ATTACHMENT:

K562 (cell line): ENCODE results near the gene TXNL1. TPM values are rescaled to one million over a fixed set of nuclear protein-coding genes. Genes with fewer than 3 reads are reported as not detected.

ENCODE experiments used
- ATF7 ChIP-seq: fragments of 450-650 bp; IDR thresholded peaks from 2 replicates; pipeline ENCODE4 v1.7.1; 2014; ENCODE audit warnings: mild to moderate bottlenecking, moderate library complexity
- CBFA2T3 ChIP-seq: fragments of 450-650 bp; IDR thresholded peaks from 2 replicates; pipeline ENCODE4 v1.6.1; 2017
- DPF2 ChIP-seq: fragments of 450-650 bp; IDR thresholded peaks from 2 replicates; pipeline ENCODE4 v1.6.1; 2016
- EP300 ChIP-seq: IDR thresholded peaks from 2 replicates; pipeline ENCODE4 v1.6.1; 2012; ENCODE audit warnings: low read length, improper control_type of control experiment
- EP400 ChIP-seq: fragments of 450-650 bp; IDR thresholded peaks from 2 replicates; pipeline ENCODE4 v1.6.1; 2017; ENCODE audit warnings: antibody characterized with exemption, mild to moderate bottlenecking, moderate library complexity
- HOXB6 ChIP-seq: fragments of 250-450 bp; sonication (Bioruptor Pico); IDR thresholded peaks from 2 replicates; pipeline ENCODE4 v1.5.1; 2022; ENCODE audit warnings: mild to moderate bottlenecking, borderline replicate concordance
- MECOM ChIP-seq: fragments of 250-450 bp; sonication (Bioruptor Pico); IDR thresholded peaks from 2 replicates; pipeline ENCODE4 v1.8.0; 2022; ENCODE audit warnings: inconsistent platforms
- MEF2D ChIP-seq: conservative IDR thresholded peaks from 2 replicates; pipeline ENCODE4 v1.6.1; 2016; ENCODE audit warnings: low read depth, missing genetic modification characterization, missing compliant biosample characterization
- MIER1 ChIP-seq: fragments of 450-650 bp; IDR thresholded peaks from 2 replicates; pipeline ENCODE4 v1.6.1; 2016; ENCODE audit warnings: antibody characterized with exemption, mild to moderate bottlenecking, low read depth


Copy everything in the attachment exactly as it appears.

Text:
K562 (cell line): ENCODE results near the gene TXNL1. TPM values are rescaled to one million over a fixed set of nuclear protein-coding genes. Genes with fewer than 3 reads are reported as not detected.

ENCODE experiments used
- ATF7 ChIP-seq: fragments of 450-650 bp; IDR thresholded peaks from 2 replicates; pipeline ENCODE4 v1.7.1; 2014; ENCODE audit warnings: mild to moderate bottlenecking, moderate library complexity
- CBFA2T3 ChIP-seq: fragments of 450-650 bp; IDR thresholded peaks from 2 replicates; pipeline ENCODE4 v1.6.1; 2017
- DPF2 ChIP-seq: fragments of 450-650 bp; IDR thresholded peaks from 2 replicates; pipeline ENCODE4 v1.6.1; 2016
- EP300 ChIP-seq: IDR thresholded peaks from 2 replicates; pipeline ENCODE4 v1.6.1; 2012; ENCODE audit warnings: low read length, improper control_type of control experiment
- EP400 ChIP-seq: fragments of 450-650 bp; IDR thresholded peaks from 2 replicates; pipeline ENCODE4 v1.6.1; 2017; ENCODE audit warnings: antibody characterized with exemption, mild to moderate bottlenecking, moderate library complexity
- HOXB6 ChIP-seq: fragments of 250-450 bp; sonication (Bioruptor Pico); IDR thresholded peaks from 2 replicates; pipeline ENCODE4 v1.5.1; 2022; ENCODE audit warnings: mild to moderate bottlenecking, borderline replicate concordance
- MECOM ChIP-seq: fragments of 250-450 bp; sonication (Bioruptor Pico); IDR thresholded peaks from 2 replicates; pipeline ENCODE4 v1.8.0; 2022; ENCODE audit warnings: inconsistent platforms
- MEF2D ChIP-seq: conservative IDR thresholded peaks from 2 replicates; pipeline ENCODE4 v1.6.1; 2016; ENCODE audit warnings: low read depth, missing genetic modification characterization, missing compliant biosample characterization
- MIER1 ChIP-seq: fragments of 450-650 bp; IDR thresholded peaks from 2 replicates; pipeline ENCODE4 v1.6.1; 2016; ENCODE audit warnings: antibody characterized with exemption, mild to moderate bottlenecking, low read depth